Firefly’s Mini-ITX ITX-3588J caused a few raised eyebrows when it appeared back in March, and the impressive, interface-rich board has now been joined by a smaller sibling, as spotted by CNX-Software: the ITX-3568JQ.
While it keeps the 17cm x 17cm (6.7 x 6.7 inch) form factor common to all Mini-ITX boards, the ITX-3568JQ dials the processing down a significant notch. Its Rockchip RK3568 quad-core Cortex-A55 CPU at 2 GHz and an Mali G52 GPU a much less powerful prospect than the potent mix of four Cortex-A72 cores, four A55 cores, and a Mali G610 GPU on the ITX-3588J. As a result, it claims a total of one single TOP in machine learning applications instead of the six TOPS achieved by the more heavily core-endowed, 8K-capable board.
The RAM is dialled back on the new board too, with a maximum of 8GB available instead of 32. What remains is a board still studded with ports. There are two Gigabit Ethernet sockets, which support 60W PoE, four USB 3.0 ports and a single USB 2.0 port, with more USB ports via a pin header. Storage can be attached to a SATA 3 port, a SATA 3 M.2 socket, or a single PCIe 3.0 slot, while up to 128GB of eMMC flash can be attached. Video is taken care of with a single HDMI 2.0 (4K), two VGA ports (1080p), a MIPI DSI capable of 1440P in dual-channel mode, and pins for an LVDS display interface.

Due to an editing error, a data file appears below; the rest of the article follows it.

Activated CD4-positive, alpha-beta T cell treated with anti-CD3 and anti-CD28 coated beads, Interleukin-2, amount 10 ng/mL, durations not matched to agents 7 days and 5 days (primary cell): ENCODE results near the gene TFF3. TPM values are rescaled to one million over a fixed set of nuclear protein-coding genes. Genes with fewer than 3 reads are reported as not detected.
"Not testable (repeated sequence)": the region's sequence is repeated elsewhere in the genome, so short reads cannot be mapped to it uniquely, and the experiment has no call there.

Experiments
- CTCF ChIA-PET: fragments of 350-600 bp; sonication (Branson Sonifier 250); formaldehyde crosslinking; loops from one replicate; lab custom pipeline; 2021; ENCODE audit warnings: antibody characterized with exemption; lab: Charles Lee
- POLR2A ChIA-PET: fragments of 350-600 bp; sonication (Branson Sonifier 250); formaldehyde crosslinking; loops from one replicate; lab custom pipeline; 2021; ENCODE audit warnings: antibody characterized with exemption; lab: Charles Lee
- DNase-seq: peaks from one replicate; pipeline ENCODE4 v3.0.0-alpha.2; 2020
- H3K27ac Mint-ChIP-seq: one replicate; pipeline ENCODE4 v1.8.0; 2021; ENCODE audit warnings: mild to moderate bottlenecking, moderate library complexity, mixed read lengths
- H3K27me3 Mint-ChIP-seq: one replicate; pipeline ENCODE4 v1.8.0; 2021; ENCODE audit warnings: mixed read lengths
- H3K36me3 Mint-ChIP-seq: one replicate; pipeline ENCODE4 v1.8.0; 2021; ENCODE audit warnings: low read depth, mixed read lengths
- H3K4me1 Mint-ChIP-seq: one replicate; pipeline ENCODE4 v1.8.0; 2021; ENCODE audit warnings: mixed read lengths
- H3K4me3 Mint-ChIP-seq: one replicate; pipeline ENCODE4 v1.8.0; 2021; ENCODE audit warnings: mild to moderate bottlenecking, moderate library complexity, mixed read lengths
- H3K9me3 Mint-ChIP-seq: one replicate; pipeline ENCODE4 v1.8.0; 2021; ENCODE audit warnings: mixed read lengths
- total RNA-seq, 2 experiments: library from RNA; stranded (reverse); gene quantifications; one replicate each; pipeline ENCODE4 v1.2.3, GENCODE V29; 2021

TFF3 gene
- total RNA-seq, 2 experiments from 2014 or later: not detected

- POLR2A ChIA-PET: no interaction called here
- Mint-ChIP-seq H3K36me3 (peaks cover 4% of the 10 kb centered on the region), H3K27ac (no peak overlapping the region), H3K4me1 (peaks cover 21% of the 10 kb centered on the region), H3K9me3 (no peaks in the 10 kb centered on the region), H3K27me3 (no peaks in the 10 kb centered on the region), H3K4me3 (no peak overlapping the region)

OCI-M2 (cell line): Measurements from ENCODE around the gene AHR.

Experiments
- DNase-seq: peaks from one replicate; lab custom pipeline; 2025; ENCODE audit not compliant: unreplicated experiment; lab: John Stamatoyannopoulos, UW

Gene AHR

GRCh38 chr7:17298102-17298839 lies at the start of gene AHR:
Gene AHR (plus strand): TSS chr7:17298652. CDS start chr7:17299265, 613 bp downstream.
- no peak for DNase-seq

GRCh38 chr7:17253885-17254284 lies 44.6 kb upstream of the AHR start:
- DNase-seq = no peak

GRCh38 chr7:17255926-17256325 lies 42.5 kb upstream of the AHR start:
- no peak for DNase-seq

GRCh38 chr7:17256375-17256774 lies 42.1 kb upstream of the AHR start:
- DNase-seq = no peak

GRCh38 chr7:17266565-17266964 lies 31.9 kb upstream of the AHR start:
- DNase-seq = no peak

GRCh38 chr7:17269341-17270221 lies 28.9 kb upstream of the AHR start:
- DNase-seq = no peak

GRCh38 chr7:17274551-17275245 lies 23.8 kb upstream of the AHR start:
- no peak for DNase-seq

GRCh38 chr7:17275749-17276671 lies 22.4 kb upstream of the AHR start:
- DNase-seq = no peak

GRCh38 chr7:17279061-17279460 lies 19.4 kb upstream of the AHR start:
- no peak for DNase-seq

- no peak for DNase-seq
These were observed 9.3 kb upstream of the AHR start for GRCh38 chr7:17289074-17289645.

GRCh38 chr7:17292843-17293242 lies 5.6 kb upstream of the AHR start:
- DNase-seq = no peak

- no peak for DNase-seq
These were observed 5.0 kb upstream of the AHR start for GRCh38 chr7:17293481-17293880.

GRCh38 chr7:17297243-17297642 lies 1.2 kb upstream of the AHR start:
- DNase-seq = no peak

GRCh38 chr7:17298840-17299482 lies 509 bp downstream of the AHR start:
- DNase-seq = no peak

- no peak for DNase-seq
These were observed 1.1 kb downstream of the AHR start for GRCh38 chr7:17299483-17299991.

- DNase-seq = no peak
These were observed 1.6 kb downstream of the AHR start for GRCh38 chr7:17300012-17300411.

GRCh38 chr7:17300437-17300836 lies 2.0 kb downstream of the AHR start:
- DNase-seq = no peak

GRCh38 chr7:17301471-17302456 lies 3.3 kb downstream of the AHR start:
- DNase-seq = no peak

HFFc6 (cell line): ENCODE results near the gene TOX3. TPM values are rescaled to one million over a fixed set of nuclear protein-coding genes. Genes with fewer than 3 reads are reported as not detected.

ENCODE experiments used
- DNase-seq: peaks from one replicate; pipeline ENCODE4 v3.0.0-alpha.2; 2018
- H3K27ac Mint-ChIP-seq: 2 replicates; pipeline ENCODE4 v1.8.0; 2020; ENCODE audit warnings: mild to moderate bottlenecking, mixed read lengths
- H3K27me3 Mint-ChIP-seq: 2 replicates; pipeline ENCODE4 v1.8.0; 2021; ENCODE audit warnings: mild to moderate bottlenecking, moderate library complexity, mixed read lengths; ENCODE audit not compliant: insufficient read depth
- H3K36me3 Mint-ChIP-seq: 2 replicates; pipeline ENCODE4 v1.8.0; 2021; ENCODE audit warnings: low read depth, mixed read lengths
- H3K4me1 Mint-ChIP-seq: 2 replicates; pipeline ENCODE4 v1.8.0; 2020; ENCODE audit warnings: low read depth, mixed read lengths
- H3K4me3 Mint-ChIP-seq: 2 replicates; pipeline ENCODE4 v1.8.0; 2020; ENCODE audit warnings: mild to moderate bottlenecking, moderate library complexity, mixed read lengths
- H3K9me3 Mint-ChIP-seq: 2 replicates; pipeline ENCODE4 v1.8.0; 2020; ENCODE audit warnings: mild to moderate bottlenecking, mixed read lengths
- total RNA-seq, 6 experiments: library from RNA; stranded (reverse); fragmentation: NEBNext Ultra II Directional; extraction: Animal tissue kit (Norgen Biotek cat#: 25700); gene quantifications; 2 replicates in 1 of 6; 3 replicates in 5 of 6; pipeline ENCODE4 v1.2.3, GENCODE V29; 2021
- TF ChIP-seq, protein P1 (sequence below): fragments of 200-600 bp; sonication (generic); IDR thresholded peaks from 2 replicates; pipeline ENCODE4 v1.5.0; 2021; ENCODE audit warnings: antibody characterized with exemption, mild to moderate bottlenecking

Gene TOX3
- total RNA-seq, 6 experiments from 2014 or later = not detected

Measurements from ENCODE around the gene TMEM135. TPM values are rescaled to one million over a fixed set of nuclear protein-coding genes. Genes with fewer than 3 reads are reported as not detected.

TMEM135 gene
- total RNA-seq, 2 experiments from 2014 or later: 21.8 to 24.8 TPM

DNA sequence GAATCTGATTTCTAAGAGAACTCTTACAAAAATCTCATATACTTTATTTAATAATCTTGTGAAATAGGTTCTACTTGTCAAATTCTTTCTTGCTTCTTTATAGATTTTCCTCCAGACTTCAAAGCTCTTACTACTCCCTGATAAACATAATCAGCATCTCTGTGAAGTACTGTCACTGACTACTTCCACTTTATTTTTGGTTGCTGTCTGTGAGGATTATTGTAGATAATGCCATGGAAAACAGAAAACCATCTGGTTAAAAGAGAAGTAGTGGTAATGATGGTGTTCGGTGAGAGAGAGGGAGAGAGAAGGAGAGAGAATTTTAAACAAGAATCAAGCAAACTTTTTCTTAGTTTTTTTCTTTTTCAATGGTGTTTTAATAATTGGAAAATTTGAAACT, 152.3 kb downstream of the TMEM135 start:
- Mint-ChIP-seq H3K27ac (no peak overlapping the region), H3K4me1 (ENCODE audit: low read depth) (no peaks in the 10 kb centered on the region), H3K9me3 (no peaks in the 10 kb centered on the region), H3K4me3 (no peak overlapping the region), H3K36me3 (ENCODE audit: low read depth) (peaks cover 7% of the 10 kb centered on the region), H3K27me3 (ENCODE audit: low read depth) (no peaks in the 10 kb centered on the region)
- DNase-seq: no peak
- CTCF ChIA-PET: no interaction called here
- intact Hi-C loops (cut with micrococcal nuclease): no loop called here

And the interfaces keep coming. There's RS232, RS485, I2C, UART, ADC and more. There's a MIPI camera connection, headphone and speaker outputs, Wi-Fi 6 and Bluetooth 5. Power comes via the PoE (Power over Ethernet), an external 12V power supply with its own connector, or a standard PC case PSU. Optional modules add 5G/4G LTE connectivity.
Software support comes in the form of Android, Ubuntu or RTLinux, making this a potential board for a NAS, some edge computing applications, or even a standalone Ubuntu PC, though we’d prefer the hotter ITX-3588J board for that. The eight-core board did eventually appear for retail a while after its announcement, so while the ITX-3568JQ board isn’t available to purchase yet, we’re sure it’ll be along any week now.
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Ian Evenden is a UK-based news writer for Tom’s Hardware US. He’ll write about anything, but stories about Raspberry Pi and DIY robots seem to find their way to him.